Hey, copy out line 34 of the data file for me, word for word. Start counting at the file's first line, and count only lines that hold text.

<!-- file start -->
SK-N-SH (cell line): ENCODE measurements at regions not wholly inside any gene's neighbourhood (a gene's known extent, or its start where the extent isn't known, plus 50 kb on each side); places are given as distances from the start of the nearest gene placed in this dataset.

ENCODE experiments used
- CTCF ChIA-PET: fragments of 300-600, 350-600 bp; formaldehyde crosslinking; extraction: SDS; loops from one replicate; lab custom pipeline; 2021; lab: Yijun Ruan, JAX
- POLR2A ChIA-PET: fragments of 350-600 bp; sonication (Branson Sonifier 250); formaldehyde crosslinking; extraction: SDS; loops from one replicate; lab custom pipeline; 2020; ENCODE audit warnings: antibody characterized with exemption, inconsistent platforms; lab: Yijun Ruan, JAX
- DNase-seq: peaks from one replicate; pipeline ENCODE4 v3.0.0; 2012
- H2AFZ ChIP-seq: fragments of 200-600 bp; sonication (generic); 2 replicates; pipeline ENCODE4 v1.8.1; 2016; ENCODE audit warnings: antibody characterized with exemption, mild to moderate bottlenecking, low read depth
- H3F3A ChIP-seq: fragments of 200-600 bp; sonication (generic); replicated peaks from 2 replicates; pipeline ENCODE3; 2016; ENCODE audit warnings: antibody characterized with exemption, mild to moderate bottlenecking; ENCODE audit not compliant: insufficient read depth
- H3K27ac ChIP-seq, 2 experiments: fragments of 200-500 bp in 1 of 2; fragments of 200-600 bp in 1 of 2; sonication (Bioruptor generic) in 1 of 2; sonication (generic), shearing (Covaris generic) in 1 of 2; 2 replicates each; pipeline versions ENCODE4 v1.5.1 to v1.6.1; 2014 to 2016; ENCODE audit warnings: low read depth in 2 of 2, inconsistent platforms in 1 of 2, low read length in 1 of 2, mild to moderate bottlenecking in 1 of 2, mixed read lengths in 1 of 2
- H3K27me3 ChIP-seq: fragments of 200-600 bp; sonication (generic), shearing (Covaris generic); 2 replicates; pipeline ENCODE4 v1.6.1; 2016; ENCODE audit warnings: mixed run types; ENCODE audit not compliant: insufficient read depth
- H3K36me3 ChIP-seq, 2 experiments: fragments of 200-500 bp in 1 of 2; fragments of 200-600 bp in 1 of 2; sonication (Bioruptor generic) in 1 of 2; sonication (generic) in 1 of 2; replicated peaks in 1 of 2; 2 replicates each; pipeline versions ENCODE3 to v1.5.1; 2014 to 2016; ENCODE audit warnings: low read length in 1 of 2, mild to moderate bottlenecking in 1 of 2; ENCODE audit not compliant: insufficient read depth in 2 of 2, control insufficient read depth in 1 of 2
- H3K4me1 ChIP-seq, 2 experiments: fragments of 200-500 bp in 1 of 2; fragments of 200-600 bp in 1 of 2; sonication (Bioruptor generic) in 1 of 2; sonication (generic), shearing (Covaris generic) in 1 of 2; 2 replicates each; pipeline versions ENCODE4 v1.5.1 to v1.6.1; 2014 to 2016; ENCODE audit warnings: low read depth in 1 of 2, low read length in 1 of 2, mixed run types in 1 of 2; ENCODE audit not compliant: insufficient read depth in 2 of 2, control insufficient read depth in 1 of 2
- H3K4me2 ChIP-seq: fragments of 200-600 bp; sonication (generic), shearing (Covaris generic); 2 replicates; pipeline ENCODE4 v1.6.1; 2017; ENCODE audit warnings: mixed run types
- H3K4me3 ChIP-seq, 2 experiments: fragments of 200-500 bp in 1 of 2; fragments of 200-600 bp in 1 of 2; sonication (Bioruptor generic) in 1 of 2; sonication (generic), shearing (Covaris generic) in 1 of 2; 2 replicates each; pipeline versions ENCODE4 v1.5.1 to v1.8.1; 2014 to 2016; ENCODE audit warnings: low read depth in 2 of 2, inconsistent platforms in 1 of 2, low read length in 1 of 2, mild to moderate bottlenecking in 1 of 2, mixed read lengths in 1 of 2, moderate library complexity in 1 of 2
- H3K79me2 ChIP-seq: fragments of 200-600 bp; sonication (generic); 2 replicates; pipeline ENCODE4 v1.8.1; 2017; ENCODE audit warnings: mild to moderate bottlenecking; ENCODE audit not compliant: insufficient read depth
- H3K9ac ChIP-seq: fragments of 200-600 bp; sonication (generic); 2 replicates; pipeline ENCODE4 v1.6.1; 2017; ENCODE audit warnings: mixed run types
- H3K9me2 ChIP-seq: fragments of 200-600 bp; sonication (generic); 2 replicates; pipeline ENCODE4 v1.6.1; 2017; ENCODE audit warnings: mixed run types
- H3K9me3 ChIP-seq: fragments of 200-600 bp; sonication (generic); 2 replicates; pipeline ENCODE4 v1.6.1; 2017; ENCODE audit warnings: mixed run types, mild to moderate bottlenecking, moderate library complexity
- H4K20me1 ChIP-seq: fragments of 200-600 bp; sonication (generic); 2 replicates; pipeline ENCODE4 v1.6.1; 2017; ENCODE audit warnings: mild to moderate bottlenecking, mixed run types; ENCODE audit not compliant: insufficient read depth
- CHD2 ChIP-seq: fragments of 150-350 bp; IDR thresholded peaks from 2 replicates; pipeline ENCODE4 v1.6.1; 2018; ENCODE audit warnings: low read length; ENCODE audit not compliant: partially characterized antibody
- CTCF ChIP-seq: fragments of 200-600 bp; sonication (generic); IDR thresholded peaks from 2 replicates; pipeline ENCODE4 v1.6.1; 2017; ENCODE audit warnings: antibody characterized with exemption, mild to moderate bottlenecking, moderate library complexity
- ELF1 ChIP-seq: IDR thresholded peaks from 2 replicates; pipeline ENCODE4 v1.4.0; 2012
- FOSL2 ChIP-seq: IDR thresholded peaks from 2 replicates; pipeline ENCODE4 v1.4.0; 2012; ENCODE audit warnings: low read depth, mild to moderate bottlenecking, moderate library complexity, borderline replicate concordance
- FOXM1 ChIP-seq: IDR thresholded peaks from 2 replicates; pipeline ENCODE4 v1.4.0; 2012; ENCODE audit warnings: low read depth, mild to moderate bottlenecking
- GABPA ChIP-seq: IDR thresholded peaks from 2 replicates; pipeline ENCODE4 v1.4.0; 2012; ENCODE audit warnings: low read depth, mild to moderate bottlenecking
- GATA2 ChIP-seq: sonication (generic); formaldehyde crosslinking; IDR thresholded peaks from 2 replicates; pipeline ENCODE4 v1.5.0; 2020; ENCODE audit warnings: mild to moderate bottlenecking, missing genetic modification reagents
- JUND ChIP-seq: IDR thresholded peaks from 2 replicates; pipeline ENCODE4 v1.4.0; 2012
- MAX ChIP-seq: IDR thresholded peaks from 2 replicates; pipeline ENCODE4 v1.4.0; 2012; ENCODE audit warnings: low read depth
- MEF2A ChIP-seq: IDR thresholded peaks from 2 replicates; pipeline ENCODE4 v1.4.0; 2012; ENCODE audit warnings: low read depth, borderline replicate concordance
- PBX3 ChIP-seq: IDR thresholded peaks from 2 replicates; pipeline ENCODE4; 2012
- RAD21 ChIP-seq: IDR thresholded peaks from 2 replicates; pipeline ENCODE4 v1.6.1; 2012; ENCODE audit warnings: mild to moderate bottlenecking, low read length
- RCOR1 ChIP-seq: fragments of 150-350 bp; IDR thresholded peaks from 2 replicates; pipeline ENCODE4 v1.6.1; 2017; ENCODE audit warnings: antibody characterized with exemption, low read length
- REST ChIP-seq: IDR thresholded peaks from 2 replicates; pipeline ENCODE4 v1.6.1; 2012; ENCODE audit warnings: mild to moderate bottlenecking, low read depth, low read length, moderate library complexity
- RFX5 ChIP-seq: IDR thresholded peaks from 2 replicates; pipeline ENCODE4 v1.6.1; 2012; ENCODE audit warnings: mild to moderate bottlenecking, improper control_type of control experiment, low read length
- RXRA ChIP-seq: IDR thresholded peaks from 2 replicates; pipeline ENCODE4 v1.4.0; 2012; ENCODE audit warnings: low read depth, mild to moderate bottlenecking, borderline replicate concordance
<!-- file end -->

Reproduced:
- RXRA ChIP-seq: IDR thresholded peaks from 2 replicates; pipeline ENCODE4 v1.4.0; 2012; ENCODE audit warnings: low read depth, mild to moderate bottlenecking, borderline replicate concordance